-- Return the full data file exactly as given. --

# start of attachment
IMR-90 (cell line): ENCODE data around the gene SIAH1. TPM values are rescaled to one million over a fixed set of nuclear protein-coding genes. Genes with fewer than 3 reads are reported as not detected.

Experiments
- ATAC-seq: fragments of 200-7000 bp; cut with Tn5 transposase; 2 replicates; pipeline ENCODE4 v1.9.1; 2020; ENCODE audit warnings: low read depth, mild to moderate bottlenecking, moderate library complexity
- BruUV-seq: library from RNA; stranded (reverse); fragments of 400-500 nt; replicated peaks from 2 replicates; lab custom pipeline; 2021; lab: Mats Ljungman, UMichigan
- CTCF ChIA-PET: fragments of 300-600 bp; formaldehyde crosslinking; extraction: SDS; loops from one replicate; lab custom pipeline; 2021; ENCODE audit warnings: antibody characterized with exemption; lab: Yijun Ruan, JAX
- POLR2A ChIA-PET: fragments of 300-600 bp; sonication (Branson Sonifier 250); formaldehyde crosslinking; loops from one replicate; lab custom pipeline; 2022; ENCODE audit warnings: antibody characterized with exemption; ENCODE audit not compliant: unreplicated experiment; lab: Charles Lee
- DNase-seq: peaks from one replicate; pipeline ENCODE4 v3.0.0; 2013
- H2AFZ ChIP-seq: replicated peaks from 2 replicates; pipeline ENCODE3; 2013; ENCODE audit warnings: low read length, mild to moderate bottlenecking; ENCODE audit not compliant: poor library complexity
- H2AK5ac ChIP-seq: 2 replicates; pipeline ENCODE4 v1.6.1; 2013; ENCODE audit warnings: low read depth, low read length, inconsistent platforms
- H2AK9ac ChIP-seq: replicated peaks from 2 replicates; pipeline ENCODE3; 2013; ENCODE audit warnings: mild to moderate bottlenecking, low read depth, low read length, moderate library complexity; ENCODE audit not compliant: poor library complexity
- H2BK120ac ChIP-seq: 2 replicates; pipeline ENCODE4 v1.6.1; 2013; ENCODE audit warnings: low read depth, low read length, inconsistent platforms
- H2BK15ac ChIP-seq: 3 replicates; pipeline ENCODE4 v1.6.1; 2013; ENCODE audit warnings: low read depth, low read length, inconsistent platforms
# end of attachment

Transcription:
IMR-90 (cell line): ENCODE data around the gene SIAH1. TPM values are rescaled to one million over a fixed set of nuclear protein-coding genes. Genes with fewer than 3 reads are reported as not detected.

Experiments
- ATAC-seq: fragments of 200-7000 bp; cut with Tn5 transposase; 2 replicates; pipeline ENCODE4 v1.9.1; 2020; ENCODE audit warnings: low read depth, mild to moderate bottlenecking, moderate library complexity
- BruUV-seq: library from RNA; stranded (reverse); fragments of 400-500 nt; replicated peaks from 2 replicates; lab custom pipeline; 2021; lab: Mats Ljungman, UMichigan
- CTCF ChIA-PET: fragments of 300-600 bp; formaldehyde crosslinking; extraction: SDS; loops from one replicate; lab custom pipeline; 2021; ENCODE audit warnings: antibody characterized with exemption; lab: Yijun Ruan, JAX
- POLR2A ChIA-PET: fragments of 300-600 bp; sonication (Branson Sonifier 250); formaldehyde crosslinking; loops from one replicate; lab custom pipeline; 2022; ENCODE audit warnings: antibody characterized with exemption; ENCODE audit not compliant: unreplicated experiment; lab: Charles Lee
- DNase-seq: peaks from one replicate; pipeline ENCODE4 v3.0.0; 2013
- H2AFZ ChIP-seq: replicated peaks from 2 replicates; pipeline ENCODE3; 2013; ENCODE audit warnings: low read length, mild to moderate bottlenecking; ENCODE audit not compliant: poor library complexity
- H2AK5ac ChIP-seq: 2 replicates; pipeline ENCODE4 v1.6.1; 2013; ENCODE audit warnings: low read depth, low read length, inconsistent platforms
- H2AK9ac ChIP-seq: replicated peaks from 2 replicates; pipeline ENCODE3; 2013; ENCODE audit warnings: mild to moderate bottlenecking, low read depth, low read length, moderate library complexity; ENCODE audit not compliant: poor library complexity
- H2BK120ac ChIP-seq: 2 replicates; pipeline ENCODE4 v1.6.1; 2013; ENCODE audit warnings: low read depth, low read length, inconsistent platforms
- H2BK15ac ChIP-seq: 3 replicates; pipeline ENCODE4 v1.6.1; 2013; ENCODE audit warnings: low read depth, low read length, inconsistent platforms